It was 5:00 a.m. when Mac Wiseman heard a knock on his door. As he went to the door of his hotel room, there stood Johnny Cash. The night before Wiseman shared a bill at Carnegie Hall with Cash and the extended members of the Carter Family. In his hand, Cash held a copy of the New York Times.
“Congratulations,” he said to Wiseman. “You got the best review.”
That night in the late Sixties was somewhere between Wiseman’s venture to Bristol in 1951 to record “’Tis Sweet To Be Remembered” with Molly O’Day and his later inductions in both the International Bluegrass Hall Of Fame and later the Country Music Hall of Fame.
“It ain’t bragging if you done it ,” John Prine sang in the autobiographical “ I Sang The Song” written by Mac Wiseman, Peter Cooper and Thomm Jutz in words that provided a summation of Wiseman’s life. Wiseman left us this past week at the age of 93.
As Prine delivered a recitation of names Wiseman had worked with, it was with reverence and a sense of humility on behalf of Wiseman and the people he’d met along the way. It was an historical accounting and an enduring memorial to the idea that perhaps his greatest gifts to us came late in life.
As a young boy, Mac Wiseman watched trains run through Crimora, Virginia and watched the silhouettes of the people passing by as the sun went down. He couldn’t make out their faces but wondered where they were going. Moreover, it spoke to the five-year old that he too wanted to go to that somewhere. Wiseman grew up with polio and thought he’d have a career in agriculture. Discovering his voice on radio and playing music was his ticket out.
Six years ago Peter Cooper and Jutz got together for a project with the then 88 year-old country and bluegrass legend Mac Wiseman, an alumnus of Bill Monroe’s original band and Flatt and Scruggs. The resulting Songs From My Mother’s Hand was based on notebook entries of the words she heard from listening to songs on the radio.
The two struck up a friendship with the world’s oldest recording artist and one of the founding members of the Country Music Association. In his latter years Wiseman’s was sharp as a tack as he revered Cooper and Jutz with stories. Wiseman could tell you about touring with Hank Williams or where he was when he heard Jimmie Rodgers on the radio or the day he ran into AP Carter working at his radio station.
Jutz loved stopping by Wiseman’s house, just ten minutes away from his home studio TJ Tunes outside Nashville. Wiseman began recounting details of his own life that span a third of the country’s history, inspiring a series of Sunday conversations about the values that made him who he became over two centuries.
As Wiseman held court in his recliner over nine afternoons, he and Jutz were sitting at the feet of history. Cooper was taking notes on his iPad as Wiseman transported them back to the days of the depression–and memories of waking up to tend to the family’s cows and working the fields after school.
ln another conversation, Wiseman recounted riding three miles into Crimora to swap eggs for kerosene. Jutz and Cooper, the former music journalist for The Tennessean, peppered him for the details.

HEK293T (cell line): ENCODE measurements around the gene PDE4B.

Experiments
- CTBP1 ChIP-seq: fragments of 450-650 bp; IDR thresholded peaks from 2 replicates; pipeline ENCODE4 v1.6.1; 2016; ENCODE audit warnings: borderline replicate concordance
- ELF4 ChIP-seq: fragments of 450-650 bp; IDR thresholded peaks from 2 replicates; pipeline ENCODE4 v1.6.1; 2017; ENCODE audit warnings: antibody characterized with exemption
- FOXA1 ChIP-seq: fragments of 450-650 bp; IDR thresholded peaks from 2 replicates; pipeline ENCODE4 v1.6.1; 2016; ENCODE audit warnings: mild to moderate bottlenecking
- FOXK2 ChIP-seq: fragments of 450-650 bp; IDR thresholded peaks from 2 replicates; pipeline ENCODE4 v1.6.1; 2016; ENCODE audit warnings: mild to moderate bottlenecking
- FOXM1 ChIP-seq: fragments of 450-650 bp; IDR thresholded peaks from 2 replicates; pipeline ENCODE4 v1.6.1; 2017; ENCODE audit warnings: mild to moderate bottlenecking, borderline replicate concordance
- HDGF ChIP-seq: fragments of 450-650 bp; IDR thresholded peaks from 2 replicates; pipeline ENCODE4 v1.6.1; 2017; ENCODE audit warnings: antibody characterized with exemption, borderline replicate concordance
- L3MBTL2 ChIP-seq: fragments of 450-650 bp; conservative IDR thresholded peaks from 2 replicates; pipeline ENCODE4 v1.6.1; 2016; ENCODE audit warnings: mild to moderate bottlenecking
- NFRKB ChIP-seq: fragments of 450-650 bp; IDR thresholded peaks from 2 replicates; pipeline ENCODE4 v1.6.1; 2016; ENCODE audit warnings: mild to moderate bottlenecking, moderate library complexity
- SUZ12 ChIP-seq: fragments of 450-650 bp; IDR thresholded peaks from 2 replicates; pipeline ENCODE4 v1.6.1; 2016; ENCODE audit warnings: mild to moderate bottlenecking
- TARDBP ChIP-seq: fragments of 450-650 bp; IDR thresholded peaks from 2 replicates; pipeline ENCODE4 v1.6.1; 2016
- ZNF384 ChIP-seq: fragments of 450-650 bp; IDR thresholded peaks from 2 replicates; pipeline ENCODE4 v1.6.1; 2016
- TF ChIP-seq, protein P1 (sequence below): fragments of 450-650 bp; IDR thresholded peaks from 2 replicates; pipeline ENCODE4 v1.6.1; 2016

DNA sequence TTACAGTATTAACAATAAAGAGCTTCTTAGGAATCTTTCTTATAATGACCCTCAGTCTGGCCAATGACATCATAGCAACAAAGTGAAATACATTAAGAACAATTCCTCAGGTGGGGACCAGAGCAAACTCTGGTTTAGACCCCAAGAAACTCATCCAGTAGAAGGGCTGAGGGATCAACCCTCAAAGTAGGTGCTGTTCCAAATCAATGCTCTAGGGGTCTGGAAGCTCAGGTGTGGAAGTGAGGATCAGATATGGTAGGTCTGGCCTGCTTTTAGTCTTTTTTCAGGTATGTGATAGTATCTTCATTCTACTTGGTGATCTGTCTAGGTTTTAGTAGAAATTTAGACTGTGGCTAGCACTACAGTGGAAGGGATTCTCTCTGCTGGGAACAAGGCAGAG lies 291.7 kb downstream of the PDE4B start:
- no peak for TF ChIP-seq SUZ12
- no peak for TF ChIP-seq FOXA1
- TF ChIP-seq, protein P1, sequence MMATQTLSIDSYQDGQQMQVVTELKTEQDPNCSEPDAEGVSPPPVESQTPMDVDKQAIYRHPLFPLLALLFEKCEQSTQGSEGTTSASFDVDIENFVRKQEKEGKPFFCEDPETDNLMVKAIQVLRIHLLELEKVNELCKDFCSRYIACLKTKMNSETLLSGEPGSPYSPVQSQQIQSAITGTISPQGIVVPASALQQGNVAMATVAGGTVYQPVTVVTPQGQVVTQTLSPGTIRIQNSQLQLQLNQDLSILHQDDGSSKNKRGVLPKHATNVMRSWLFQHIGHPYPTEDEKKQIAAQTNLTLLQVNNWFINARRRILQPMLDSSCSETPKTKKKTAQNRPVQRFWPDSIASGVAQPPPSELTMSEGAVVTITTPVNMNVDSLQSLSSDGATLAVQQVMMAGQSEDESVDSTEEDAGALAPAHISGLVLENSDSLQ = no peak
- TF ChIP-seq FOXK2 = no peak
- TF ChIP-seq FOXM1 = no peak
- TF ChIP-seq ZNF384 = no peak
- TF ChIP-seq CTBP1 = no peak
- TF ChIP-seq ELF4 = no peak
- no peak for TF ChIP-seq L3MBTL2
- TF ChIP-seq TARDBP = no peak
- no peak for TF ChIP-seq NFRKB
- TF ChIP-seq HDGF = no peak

“Well Mac,” Jutz asked, “how much did eggs cost?” He and Cooper did a calculation that a dozen eggs could buy a gallon of gas back in 1928. It led to the song “Simple Math” with Jim Lauderdale singing the autobiographical details in a galloping up-tempo romp, driven by the core band of Jutz, Sierra Hull, Justin Moses and Mark Fain. In the song, Lauderdale recounts Wiseman’s voice in the first person in a series of milestones, including his recording session with Molly O’Day where he earned $250.
Cooper and Jutz had sat in the audience at Wiseman’s induction into the Country Music Hall of Fame. Perhaps the Country Music Association might not be what it is today were it not for Wiseman’s contributions early in its founding.
“Mac’s Country Music Hall of Fame induction was an incredibly emotional night,” Cooper told me. “Mac was one of the people who created the Country Music Association, which created the Hall of Fame. When all that was beginning, he never imagined the CMA would become an important economic and cultural force, and he never imagined the Hall of Fame would be a gleaming building and a centerpiece for Nashville’s downtown revival. Many of us have known for years that Mac was good enough for the Hall of Fame. Now, there’s no doubt that the Hall of Fame is good enough for Mac.”
I first learned about Mac’s failing health when I sat with Cooper at a show he did with Eric Brace and Thomm Jutz a few weeks ago. Late in their second set they shared the story of their relationship. As they sent out best wishes, Jutz stepped to the stage and sang the words we first heard from Prine.
“I could hear the highway calling
Long before the road ran through
Dreams are free and not much else is
What else can a poor boy do?”
It’s a folk song for the ages and a permanent record and accounting of a life well lived.
When you look at images of Wiseman through the years, there’s a vibrancy in his middle years that transcended the kitschy made for tv reissues. There’s a hilarious picture of Wiseman posing with Lester Flatt holding a picture frame over their faces. And then there’s Mac in his later years holding court in his recliner, narrating much of the history of America and the American dream he embodied.
But the gifts that Wiseman left us in his later years are perhaps his greatest contributions. In addition to Songs From My Mother’s Hand and I Sang The Song, there’s a whole set of songs he and John Prine sang together. When Wiseman reprised “‘Tis Sweet To Be Remembered” with Alison Krauss where Molly O’Day once stood, It wasn’t just another song. It was Wiseman speaking to her childhood.
Spanning two centuries and a third of the country’s history would be compelling unto itself were it not for the life lived so remarkable.